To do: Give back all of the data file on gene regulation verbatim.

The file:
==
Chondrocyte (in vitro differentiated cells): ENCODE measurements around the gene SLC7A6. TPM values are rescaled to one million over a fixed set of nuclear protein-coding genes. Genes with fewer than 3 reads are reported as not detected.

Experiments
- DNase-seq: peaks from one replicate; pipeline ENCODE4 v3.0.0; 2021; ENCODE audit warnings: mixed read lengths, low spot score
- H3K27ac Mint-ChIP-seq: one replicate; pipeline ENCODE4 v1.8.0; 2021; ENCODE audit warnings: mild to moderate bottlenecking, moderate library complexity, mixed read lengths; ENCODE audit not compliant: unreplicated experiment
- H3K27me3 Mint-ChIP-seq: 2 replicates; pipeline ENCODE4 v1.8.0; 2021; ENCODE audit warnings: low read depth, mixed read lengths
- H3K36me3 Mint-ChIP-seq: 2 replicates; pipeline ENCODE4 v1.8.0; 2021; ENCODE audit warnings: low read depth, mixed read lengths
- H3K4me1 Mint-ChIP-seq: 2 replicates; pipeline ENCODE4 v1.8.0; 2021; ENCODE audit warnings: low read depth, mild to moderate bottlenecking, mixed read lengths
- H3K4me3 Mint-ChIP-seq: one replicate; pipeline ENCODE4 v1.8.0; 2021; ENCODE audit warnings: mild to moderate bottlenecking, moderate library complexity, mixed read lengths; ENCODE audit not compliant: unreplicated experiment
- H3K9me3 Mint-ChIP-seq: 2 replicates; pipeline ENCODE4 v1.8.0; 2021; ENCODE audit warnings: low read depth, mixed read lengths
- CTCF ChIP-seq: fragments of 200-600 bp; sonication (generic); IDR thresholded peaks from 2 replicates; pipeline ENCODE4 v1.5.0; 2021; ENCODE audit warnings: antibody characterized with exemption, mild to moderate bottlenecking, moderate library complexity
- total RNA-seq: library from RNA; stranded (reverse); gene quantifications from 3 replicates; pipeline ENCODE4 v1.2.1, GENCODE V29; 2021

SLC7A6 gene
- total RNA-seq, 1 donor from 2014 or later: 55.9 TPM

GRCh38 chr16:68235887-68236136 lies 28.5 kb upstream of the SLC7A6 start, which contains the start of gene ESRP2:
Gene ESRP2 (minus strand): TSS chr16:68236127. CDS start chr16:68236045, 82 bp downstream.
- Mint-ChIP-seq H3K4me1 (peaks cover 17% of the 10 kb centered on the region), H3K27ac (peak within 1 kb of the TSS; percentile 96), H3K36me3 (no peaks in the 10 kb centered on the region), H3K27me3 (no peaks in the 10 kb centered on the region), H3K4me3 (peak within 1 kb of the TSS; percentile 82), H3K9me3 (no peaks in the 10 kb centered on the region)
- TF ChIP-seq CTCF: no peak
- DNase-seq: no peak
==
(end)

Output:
Chondrocyte (in vitro differentiated cells): ENCODE measurements around the gene SLC7A6. TPM values are rescaled to one million over a fixed set of nuclear protein-coding genes. Genes with fewer than 3 reads are reported as not detected.

Experiments
- DNase-seq: peaks from one replicate; pipeline ENCODE4 v3.0.0; 2021; ENCODE audit warnings: mixed read lengths, low spot score
- H3K27ac Mint-ChIP-seq: one replicate; pipeline ENCODE4 v1.8.0; 2021; ENCODE audit warnings: mild to moderate bottlenecking, moderate library complexity, mixed read lengths; ENCODE audit not compliant: unreplicated experiment
- H3K27me3 Mint-ChIP-seq: 2 replicates; pipeline ENCODE4 v1.8.0; 2021; ENCODE audit warnings: low read depth, mixed read lengths
- H3K36me3 Mint-ChIP-seq: 2 replicates; pipeline ENCODE4 v1.8.0; 2021; ENCODE audit warnings: low read depth, mixed read lengths
- H3K4me1 Mint-ChIP-seq: 2 replicates; pipeline ENCODE4 v1.8.0; 2021; ENCODE audit warnings: low read depth, mild to moderate bottlenecking, mixed read lengths
- H3K4me3 Mint-ChIP-seq: one replicate; pipeline ENCODE4 v1.8.0; 2021; ENCODE audit warnings: mild to moderate bottlenecking, moderate library complexity, mixed read lengths; ENCODE audit not compliant: unreplicated experiment
- H3K9me3 Mint-ChIP-seq: 2 replicates; pipeline ENCODE4 v1.8.0; 2021; ENCODE audit warnings: low read depth, mixed read lengths
- CTCF ChIP-seq: fragments of 200-600 bp; sonication (generic); IDR thresholded peaks from 2 replicates; pipeline ENCODE4 v1.5.0; 2021; ENCODE audit warnings: antibody characterized with exemption, mild to moderate bottlenecking, moderate library complexity
- total RNA-seq: library from RNA; stranded (reverse); gene quantifications from 3 replicates; pipeline ENCODE4 v1.2.1, GENCODE V29; 2021

SLC7A6 gene
- total RNA-seq, 1 donor from 2014 or later: 55.9 TPM

GRCh38 chr16:68235887-68236136 lies 28.5 kb upstream of the SLC7A6 start, which contains the start of gene ESRP2:
Gene ESRP2 (minus strand): TSS chr16:68236127. CDS start chr16:68236045, 82 bp downstream.
- Mint-ChIP-seq H3K4me1 (peaks cover 17% of the 10 kb centered on the region), H3K27ac (peak within 1 kb of the TSS; percentile 96), H3K36me3 (no peaks in the 10 kb centered on the region), H3K27me3 (no peaks in the 10 kb centered on the region), H3K4me3 (peak within 1 kb of the TSS; percentile 82), H3K9me3 (no peaks in the 10 kb centered on the region)
- TF ChIP-seq CTCF: no peak
- DNase-seq: no peak